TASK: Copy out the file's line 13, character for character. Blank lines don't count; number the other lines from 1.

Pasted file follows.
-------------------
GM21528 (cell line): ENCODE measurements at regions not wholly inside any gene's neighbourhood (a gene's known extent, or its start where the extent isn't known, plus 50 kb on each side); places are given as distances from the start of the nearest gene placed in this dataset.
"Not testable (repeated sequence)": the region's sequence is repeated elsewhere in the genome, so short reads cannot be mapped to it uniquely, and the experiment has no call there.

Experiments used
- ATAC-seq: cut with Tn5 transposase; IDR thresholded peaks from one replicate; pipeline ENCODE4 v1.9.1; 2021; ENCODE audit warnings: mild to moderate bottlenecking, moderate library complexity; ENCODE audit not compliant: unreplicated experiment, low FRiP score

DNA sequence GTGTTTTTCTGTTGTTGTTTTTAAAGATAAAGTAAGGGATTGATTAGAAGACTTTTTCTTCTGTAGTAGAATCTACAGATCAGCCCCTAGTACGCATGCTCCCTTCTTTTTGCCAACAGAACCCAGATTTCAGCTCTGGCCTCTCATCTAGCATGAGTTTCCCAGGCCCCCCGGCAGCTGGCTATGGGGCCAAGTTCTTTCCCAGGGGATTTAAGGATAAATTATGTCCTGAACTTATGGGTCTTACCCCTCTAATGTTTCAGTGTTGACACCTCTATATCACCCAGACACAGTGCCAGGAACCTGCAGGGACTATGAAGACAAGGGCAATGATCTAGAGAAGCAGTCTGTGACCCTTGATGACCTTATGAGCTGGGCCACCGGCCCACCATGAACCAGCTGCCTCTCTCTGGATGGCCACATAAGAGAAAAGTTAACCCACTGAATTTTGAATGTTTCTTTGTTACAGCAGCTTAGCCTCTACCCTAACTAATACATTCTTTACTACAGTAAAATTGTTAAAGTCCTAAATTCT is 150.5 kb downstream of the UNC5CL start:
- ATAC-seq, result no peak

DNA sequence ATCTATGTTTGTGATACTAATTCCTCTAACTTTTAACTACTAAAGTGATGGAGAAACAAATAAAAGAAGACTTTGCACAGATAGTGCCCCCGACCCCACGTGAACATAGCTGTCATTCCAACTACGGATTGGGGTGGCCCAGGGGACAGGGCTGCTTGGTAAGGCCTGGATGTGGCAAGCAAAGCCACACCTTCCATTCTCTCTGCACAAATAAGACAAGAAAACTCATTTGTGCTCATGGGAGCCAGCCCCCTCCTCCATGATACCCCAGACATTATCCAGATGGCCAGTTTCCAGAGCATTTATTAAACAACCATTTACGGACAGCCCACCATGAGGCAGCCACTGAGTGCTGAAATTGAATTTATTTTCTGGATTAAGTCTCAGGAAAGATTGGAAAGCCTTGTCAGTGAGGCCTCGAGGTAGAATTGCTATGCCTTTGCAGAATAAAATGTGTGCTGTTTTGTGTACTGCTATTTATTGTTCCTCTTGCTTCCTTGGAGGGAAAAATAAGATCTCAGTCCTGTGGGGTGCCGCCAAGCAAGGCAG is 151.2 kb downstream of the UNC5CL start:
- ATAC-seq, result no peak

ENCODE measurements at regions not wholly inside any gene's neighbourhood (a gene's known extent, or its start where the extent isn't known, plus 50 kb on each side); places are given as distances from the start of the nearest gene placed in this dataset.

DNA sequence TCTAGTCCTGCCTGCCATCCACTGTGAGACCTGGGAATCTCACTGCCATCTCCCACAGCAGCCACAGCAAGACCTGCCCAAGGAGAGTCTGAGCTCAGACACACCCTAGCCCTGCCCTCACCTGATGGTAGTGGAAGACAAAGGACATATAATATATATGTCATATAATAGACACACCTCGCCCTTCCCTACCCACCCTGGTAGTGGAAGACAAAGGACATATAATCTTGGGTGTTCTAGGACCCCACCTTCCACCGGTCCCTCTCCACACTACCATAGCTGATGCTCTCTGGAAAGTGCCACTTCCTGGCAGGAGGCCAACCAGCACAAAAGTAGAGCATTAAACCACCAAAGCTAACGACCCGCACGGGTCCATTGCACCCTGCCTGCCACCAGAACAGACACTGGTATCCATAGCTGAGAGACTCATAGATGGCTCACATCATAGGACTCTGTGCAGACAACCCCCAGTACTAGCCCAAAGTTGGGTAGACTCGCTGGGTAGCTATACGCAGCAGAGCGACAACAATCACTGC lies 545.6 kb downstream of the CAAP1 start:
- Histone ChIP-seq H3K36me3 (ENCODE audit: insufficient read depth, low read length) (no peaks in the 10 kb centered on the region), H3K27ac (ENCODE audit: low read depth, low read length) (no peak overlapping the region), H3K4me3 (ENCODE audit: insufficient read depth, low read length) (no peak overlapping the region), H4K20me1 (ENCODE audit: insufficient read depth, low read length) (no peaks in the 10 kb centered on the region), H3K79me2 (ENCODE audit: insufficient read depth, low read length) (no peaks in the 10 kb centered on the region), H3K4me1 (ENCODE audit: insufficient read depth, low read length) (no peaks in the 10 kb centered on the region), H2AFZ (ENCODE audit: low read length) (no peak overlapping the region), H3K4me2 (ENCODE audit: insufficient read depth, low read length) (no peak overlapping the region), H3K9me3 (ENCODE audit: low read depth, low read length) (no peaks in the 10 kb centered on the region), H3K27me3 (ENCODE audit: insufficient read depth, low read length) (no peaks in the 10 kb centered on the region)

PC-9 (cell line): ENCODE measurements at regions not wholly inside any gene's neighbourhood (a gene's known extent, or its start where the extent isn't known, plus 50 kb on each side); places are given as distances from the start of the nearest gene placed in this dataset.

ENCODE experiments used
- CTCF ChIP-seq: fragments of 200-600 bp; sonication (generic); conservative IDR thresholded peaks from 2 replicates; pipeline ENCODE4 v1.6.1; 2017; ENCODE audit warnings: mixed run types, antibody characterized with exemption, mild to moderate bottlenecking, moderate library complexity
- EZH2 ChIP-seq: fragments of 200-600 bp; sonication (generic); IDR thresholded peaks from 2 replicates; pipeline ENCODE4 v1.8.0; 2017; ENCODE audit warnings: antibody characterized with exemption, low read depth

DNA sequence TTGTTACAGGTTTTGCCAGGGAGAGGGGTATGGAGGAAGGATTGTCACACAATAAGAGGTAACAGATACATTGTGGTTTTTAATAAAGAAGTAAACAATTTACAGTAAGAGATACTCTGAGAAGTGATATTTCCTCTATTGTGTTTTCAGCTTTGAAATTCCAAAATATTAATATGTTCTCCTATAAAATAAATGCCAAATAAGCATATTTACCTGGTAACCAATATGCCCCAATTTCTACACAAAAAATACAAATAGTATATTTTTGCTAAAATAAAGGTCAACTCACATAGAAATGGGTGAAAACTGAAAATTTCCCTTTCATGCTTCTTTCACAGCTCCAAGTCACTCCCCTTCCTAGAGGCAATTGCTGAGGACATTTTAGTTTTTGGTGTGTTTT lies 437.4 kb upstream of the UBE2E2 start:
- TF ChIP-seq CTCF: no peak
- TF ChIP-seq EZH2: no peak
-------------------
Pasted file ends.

ENCODE experiments used